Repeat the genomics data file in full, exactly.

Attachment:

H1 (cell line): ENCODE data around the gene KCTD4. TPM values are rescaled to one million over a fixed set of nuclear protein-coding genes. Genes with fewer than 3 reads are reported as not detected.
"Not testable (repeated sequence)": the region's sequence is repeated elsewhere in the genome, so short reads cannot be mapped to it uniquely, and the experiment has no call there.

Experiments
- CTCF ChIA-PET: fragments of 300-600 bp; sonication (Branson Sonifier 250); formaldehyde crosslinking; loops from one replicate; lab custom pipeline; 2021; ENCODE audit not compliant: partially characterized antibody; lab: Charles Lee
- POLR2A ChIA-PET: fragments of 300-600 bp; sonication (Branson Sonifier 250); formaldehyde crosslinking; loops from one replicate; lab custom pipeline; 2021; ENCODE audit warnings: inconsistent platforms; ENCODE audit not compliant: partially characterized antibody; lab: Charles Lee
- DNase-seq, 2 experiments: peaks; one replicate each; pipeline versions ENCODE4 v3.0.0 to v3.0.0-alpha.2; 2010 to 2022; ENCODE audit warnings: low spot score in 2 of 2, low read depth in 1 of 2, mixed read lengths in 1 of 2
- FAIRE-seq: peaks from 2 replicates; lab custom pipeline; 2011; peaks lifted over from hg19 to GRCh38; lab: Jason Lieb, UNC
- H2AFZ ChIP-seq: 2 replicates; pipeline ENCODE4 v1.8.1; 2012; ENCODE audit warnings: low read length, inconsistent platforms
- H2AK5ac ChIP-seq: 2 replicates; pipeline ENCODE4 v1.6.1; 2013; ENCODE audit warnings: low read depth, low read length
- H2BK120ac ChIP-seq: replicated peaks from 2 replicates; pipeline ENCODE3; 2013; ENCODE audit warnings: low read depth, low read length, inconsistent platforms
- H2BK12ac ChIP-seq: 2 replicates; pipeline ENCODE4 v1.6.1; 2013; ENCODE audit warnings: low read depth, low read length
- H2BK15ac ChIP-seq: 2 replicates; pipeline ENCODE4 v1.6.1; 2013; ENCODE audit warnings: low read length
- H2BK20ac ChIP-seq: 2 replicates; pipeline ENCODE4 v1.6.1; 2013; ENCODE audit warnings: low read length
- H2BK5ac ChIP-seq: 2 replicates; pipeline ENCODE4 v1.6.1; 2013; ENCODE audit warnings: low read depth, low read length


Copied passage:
H1 (cell line): ENCODE data around the gene KCTD4. TPM values are rescaled to one million over a fixed set of nuclear protein-coding genes. Genes with fewer than 3 reads are reported as not detected.
"Not testable (repeated sequence)": the region's sequence is repeated elsewhere in the genome, so short reads cannot be mapped to it uniquely, and the experiment has no call there.

Experiments
- CTCF ChIA-PET: fragments of 300-600 bp; sonication (Branson Sonifier 250); formaldehyde crosslinking; loops from one replicate; lab custom pipeline; 2021; ENCODE audit not compliant: partially characterized antibody; lab: Charles Lee
- POLR2A ChIA-PET: fragments of 300-600 bp; sonication (Branson Sonifier 250); formaldehyde crosslinking; loops from one replicate; lab custom pipeline; 2021; ENCODE audit warnings: inconsistent platforms; ENCODE audit not compliant: partially characterized antibody; lab: Charles Lee
- DNase-seq, 2 experiments: peaks; one replicate each; pipeline versions ENCODE4 v3.0.0 to v3.0.0-alpha.2; 2010 to 2022; ENCODE audit warnings: low spot score in 2 of 2, low read depth in 1 of 2, mixed read lengths in 1 of 2
- FAIRE-seq: peaks from 2 replicates; lab custom pipeline; 2011; peaks lifted over from hg19 to GRCh38; lab: Jason Lieb, UNC
- H2AFZ ChIP-seq: 2 replicates; pipeline ENCODE4 v1.8.1; 2012; ENCODE audit warnings: low read length, inconsistent platforms
- H2AK5ac ChIP-seq: 2 replicates; pipeline ENCODE4 v1.6.1; 2013; ENCODE audit warnings: low read depth, low read length
- H2BK120ac ChIP-seq: replicated peaks from 2 replicates; pipeline ENCODE3; 2013; ENCODE audit warnings: low read depth, low read length, inconsistent platforms
- H2BK12ac ChIP-seq: 2 replicates; pipeline ENCODE4 v1.6.1; 2013; ENCODE audit warnings: low read depth, low read length
- H2BK15ac ChIP-seq: 2 replicates; pipeline ENCODE4 v1.6.1; 2013; ENCODE audit warnings: low read length
- H2BK20ac ChIP-seq: 2 replicates; pipeline ENCODE4 v1.6.1; 2013; ENCODE audit warnings: low read length
- H2BK5ac ChIP-seq: 2 replicates; pipeline ENCODE4 v1.6.1; 2013; ENCODE audit warnings: low read depth, low read length